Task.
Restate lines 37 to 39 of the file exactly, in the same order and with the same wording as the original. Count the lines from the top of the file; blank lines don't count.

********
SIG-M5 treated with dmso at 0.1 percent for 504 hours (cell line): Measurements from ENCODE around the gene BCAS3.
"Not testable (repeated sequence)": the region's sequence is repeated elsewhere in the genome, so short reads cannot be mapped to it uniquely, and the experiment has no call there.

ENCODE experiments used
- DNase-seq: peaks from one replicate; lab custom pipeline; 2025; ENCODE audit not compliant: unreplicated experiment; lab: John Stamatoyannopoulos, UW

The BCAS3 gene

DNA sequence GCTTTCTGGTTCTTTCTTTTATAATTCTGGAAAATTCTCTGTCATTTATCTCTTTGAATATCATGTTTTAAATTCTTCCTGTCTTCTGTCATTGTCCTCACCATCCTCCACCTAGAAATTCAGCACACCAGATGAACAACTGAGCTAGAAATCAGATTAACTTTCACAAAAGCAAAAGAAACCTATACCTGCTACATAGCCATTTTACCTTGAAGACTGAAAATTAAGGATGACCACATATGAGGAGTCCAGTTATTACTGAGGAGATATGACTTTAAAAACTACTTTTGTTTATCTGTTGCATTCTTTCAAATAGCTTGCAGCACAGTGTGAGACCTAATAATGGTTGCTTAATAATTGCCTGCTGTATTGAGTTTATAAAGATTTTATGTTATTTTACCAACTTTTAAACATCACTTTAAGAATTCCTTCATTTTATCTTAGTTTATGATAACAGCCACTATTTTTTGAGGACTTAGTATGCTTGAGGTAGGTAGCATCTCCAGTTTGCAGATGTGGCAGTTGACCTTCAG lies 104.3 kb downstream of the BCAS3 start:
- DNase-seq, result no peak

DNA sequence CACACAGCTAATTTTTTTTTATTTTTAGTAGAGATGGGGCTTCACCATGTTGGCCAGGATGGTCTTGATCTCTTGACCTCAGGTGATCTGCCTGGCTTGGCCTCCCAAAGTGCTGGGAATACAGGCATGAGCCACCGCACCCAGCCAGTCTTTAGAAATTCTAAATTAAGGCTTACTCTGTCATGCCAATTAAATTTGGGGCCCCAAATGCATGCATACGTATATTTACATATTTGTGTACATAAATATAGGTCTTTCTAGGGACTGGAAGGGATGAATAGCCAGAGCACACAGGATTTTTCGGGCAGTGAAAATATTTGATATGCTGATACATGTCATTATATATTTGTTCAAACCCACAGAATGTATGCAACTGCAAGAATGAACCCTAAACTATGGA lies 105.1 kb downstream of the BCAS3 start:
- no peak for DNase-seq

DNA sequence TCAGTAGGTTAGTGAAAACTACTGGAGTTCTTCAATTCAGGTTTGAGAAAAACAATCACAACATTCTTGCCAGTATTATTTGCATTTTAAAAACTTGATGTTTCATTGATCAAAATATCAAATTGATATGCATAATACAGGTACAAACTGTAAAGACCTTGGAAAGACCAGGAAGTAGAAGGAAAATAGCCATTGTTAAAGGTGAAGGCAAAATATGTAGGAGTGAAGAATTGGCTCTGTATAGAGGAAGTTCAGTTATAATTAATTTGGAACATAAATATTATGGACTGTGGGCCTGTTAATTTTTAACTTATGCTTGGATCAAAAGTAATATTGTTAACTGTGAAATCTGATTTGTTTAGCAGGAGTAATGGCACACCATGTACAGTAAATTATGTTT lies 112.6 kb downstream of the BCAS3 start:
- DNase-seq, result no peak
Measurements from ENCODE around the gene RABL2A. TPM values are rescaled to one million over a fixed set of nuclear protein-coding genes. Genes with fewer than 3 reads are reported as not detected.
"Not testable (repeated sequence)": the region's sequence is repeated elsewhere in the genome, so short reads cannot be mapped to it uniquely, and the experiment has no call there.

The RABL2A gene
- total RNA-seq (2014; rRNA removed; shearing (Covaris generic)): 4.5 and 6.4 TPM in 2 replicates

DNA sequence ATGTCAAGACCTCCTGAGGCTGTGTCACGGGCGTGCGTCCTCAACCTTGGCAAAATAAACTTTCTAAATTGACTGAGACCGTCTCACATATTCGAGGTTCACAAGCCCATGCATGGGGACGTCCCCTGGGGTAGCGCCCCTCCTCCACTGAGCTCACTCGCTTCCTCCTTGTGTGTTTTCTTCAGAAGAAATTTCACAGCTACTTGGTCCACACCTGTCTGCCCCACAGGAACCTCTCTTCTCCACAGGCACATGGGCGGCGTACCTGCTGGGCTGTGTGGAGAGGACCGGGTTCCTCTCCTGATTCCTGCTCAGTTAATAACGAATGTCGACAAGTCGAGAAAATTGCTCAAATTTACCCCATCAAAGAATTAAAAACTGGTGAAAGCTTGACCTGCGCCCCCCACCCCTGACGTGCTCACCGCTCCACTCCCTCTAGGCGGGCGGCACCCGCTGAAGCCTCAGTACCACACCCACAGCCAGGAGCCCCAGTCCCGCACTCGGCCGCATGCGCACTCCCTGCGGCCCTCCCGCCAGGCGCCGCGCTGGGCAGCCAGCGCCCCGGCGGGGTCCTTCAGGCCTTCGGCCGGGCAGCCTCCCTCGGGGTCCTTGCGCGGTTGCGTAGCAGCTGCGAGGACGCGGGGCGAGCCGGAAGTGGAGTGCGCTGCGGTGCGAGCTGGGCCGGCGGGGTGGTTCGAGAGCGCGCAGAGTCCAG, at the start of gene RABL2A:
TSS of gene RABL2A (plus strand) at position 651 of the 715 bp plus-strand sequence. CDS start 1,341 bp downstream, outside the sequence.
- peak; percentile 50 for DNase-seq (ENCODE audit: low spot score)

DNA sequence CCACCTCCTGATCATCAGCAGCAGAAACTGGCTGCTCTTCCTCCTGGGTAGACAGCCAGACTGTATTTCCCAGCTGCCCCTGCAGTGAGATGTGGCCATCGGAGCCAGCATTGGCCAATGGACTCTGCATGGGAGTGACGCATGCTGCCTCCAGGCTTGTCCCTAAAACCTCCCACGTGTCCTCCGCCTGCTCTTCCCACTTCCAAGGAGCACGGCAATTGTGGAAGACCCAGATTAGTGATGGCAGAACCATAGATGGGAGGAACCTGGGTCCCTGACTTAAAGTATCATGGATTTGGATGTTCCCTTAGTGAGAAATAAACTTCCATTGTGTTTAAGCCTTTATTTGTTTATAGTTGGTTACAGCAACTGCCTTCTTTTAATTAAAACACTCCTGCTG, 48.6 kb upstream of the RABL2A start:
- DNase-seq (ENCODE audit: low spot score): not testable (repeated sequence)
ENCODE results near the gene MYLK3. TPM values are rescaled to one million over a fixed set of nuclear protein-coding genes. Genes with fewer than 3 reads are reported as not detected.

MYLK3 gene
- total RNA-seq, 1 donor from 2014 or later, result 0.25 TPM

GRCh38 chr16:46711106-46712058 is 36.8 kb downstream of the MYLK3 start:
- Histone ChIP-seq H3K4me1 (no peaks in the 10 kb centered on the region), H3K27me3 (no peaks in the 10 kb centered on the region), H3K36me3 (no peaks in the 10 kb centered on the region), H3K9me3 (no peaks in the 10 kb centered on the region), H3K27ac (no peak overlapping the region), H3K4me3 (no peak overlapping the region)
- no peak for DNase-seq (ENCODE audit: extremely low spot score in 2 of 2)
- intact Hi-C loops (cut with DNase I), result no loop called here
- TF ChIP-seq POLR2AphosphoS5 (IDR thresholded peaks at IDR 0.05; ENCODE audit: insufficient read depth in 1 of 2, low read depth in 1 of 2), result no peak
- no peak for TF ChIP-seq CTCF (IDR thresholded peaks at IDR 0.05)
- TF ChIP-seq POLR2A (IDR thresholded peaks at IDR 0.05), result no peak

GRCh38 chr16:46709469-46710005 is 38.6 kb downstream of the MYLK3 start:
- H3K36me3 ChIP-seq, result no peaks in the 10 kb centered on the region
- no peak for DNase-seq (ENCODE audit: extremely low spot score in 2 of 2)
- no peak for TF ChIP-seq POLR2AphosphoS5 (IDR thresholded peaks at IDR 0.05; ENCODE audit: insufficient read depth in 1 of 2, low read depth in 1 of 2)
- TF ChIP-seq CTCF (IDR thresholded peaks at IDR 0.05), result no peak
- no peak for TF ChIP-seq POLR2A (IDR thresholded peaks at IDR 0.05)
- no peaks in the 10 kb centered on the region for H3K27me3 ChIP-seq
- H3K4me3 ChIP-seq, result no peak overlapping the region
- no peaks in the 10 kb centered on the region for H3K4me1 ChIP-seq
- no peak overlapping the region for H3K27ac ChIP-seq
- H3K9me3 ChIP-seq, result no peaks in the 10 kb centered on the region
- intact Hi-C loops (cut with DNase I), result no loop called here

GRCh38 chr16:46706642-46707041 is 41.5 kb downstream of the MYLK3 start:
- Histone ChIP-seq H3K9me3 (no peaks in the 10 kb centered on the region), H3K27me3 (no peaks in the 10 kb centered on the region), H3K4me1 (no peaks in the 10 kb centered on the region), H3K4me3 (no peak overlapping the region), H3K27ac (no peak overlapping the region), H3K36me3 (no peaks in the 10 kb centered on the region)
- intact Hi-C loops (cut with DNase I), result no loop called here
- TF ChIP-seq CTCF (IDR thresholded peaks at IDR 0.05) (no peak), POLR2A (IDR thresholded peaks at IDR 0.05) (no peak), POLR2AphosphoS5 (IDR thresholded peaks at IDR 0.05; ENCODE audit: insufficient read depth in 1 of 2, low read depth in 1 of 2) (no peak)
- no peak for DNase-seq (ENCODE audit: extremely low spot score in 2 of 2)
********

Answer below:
- no peaks in the 10 kb centered on the region for H3K27me3 ChIP-seq
- H3K4me3 ChIP-seq, result no peak overlapping the region
- no peaks in the 10 kb centered on the region for H3K4me1 ChIP-seq